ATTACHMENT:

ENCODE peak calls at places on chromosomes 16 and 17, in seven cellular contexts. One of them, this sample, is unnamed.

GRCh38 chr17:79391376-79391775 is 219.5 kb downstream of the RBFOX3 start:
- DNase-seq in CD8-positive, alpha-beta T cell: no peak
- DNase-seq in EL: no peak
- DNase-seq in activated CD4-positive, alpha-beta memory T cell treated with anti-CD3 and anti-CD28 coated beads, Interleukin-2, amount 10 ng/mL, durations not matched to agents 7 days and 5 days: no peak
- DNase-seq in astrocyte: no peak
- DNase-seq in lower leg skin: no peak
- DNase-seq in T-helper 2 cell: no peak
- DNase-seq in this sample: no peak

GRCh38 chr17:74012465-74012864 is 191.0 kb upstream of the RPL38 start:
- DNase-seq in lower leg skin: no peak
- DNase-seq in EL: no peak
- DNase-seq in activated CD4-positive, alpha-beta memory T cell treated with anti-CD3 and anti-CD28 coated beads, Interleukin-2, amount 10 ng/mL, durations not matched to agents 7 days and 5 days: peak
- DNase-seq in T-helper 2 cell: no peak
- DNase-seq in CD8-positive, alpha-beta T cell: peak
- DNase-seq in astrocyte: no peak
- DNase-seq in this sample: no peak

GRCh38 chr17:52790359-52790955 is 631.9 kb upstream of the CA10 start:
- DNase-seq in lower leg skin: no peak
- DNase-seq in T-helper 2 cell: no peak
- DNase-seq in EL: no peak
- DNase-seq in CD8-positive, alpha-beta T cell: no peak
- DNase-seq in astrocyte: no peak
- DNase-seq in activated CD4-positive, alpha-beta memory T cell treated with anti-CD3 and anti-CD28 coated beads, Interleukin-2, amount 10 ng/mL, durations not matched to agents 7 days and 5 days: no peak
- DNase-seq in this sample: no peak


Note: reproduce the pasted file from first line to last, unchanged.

ENCODE peak calls at places on chromosomes 16 and 17, in seven cellular contexts. One of them, this sample, is unnamed.

GRCh38 chr17:79391376-79391775 is 219.5 kb downstream of the RBFOX3 start:
- DNase-seq in CD8-positive, alpha-beta T cell: no peak
- DNase-seq in EL: no peak
- DNase-seq in activated CD4-positive, alpha-beta memory T cell treated with anti-CD3 and anti-CD28 coated beads, Interleukin-2, amount 10 ng/mL, durations not matched to agents 7 days and 5 days: no peak
- DNase-seq in astrocyte: no peak
- DNase-seq in lower leg skin: no peak
- DNase-seq in T-helper 2 cell: no peak
- DNase-seq in this sample: no peak

GRCh38 chr17:74012465-74012864 is 191.0 kb upstream of the RPL38 start:
- DNase-seq in lower leg skin: no peak
- DNase-seq in EL: no peak
- DNase-seq in activated CD4-positive, alpha-beta memory T cell treated with anti-CD3 and anti-CD28 coated beads, Interleukin-2, amount 10 ng/mL, durations not matched to agents 7 days and 5 days: peak
- DNase-seq in T-helper 2 cell: no peak
- DNase-seq in CD8-positive, alpha-beta T cell: peak
- DNase-seq in astrocyte: no peak
- DNase-seq in this sample: no peak

GRCh38 chr17:52790359-52790955 is 631.9 kb upstream of the CA10 start:
- DNase-seq in lower leg skin: no peak
- DNase-seq in T-helper 2 cell: no peak
- DNase-seq in EL: no peak
- DNase-seq in CD8-positive, alpha-beta T cell: no peak
- DNase-seq in astrocyte: no peak
- DNase-seq in activated CD4-positive, alpha-beta memory T cell treated with anti-CD3 and anti-CD28 coated beads, Interleukin-2, amount 10 ng/mL, durations not matched to agents 7 days and 5 days: no peak
- DNase-seq in this sample: no peak